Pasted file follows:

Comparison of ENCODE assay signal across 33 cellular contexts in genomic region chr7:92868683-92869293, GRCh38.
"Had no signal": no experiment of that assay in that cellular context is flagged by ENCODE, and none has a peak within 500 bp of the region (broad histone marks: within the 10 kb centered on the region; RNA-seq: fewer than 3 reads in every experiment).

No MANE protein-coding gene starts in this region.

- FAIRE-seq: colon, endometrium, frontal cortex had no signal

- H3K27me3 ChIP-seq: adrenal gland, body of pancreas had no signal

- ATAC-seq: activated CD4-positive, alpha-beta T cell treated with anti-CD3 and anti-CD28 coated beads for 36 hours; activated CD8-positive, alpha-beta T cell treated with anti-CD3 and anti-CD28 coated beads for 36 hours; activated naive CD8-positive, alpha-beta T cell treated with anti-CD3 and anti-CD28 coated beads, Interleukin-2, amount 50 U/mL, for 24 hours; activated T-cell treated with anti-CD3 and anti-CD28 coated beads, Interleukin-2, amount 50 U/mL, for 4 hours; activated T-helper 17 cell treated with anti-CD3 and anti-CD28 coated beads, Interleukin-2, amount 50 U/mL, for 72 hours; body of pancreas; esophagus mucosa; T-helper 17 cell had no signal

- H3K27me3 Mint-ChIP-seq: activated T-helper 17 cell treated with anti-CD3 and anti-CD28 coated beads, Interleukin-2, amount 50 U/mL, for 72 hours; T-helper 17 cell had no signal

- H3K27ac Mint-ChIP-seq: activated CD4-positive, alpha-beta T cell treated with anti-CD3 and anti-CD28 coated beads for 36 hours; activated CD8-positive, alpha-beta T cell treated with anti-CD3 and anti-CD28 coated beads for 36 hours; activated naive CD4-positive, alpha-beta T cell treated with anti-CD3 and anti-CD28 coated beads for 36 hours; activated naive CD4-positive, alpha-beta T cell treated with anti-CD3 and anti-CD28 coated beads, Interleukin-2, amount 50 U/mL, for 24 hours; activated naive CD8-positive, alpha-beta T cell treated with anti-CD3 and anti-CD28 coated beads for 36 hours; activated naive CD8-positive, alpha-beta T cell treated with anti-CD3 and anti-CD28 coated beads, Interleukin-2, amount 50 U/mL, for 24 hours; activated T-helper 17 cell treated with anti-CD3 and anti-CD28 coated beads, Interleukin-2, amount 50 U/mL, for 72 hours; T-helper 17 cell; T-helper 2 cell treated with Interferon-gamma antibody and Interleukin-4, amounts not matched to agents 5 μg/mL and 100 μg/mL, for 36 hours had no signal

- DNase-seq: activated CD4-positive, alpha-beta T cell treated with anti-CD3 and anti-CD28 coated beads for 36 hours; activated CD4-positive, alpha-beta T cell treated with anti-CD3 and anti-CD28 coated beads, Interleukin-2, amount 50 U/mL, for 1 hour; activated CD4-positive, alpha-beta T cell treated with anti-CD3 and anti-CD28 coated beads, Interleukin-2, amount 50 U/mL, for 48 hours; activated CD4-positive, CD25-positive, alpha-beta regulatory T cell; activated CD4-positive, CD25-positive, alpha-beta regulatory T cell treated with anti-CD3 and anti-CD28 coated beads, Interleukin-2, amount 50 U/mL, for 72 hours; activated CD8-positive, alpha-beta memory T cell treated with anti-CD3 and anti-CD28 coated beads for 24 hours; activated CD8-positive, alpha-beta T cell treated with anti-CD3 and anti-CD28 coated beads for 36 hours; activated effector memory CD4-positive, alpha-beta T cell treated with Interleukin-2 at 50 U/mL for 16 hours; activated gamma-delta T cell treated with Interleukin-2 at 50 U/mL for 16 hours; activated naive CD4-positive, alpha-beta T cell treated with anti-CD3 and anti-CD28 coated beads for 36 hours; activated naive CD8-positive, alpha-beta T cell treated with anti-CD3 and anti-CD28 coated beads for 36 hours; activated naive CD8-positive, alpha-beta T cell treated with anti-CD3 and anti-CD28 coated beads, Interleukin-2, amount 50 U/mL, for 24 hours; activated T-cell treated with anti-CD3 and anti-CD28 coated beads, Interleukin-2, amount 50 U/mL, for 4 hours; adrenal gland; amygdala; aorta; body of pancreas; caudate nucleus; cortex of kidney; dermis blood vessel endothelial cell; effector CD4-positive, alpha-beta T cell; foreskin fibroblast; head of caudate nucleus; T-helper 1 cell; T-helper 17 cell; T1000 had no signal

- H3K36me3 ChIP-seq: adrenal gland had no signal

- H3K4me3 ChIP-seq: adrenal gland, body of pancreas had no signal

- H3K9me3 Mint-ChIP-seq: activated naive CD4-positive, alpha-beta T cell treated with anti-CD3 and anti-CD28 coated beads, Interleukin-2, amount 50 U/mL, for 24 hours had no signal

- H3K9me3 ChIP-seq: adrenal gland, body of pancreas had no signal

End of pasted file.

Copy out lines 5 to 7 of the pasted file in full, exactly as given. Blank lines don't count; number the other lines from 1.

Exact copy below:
- H3K27me3 ChIP-seq: adrenal gland, body of pancreas had no signal

- ATAC-seq: activated CD4-positive, alpha-beta T cell treated with anti-CD3 and anti-CD28 coated beads for 36 hours; activated CD8-positive, alpha-beta T cell treated with anti-CD3 and anti-CD28 coated beads for 36 hours; activated naive CD8-positive, alpha-beta T cell treated with anti-CD3 and anti-CD28 coated beads, Interleukin-2, amount 50 U/mL, for 24 hours; activated T-cell treated with anti-CD3 and anti-CD28 coated beads, Interleukin-2, amount 50 U/mL, for 4 hours; activated T-helper 17 cell treated with anti-CD3 and anti-CD28 coated beads, Interleukin-2, amount 50 U/mL, for 72 hours; body of pancreas; esophagus mucosa; T-helper 17 cell had no signal

- H3K27me3 Mint-ChIP-seq: activated T-helper 17 cell treated with anti-CD3 and anti-CD28 coated beads, Interleukin-2, amount 50 U/mL, for 72 hours; T-helper 17 cell had no signal